Punch Upgrades Net-Based File-Sharing Service

 
 
By John S. McCright  |  Posted 2003-02-03 Email Print this article Print
 
 
 
 
 
 
 

Punch Networks Corp. this week will begin shipping Version 4.0 of WebGroups, an Internet-based file-sharing and collaboration service.

Punch Networks Corp. this week will begin shipping Version 4.0 of WebGroups, an Internet-based file-sharing and collaboration service.

The upgrade extends the services file collaboration capabilities by adding a new access option for nonmembers, an embedded MP3 player, a slide-show player, thumbnail views of folders and personalization enhancements, according to officials at Seattle-based Punch.

Version 4.0 refines the capability for users to grant access to a Web folder. When a manager grants access to a folder, he or she can limit when and to whom files within the folder are open. Punch said this is useful for such things as time-sensitive corporate announcements and privacy-sensitive requests for comment. The Global Jukebox feature in 4.0, developed with Copia Technologies Inc., enables users to upload MP3 files into their WebGroup Web space and play them from any Web browser with a Copia Java-based Freedom Audio Player.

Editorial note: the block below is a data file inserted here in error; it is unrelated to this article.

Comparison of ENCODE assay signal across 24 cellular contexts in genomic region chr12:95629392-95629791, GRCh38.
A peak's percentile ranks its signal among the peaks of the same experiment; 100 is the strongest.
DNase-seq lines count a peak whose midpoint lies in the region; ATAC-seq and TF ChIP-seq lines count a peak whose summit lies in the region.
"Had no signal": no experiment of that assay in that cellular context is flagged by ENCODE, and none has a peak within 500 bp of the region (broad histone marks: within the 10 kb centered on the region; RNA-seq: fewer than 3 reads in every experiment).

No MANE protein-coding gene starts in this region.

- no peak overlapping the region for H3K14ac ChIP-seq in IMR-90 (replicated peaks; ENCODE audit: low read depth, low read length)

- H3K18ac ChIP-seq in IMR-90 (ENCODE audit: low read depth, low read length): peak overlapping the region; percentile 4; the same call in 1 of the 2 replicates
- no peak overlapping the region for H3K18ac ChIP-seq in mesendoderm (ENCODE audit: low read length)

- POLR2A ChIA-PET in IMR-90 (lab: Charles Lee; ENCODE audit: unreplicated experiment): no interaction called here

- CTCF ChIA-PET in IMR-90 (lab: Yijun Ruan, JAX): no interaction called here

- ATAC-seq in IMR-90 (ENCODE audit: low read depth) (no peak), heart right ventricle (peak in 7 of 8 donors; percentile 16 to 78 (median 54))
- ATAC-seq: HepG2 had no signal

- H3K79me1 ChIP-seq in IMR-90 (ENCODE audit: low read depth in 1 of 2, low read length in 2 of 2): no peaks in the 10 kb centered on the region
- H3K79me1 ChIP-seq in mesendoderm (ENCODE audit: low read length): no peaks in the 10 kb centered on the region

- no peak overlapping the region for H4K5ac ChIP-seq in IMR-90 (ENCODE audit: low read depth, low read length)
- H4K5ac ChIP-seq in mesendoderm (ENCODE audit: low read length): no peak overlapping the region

Simple Slide Show lets users fill a folder with electronic picture files, such as JPEGs or GIFs, and automatically converts them into a slide-show presentation that plays in a separate window. The software scales down images to fit a computer screen.

If an MP3 file is stored in the folder, the software will play it as background music while the slide show is viewed. Punch officials said this feature could be useful for ad hoc corporate presentations.

Punch will release a preview of a new synchronization feature, WebDrive Synchronization Engine, which will let users synchronize files in a WebGroup to hard drives for work offline. WebDrive SyncEngine, as it is known, runs in the background on Windows and synchronizes files in a folder named Punch WebDrive in a users My Documents directory. Users can also have their WebDrive appear as a local drive within Windows Explorer, Punch officials said.

 
 
 
 
 
 
 
 
 
 
 

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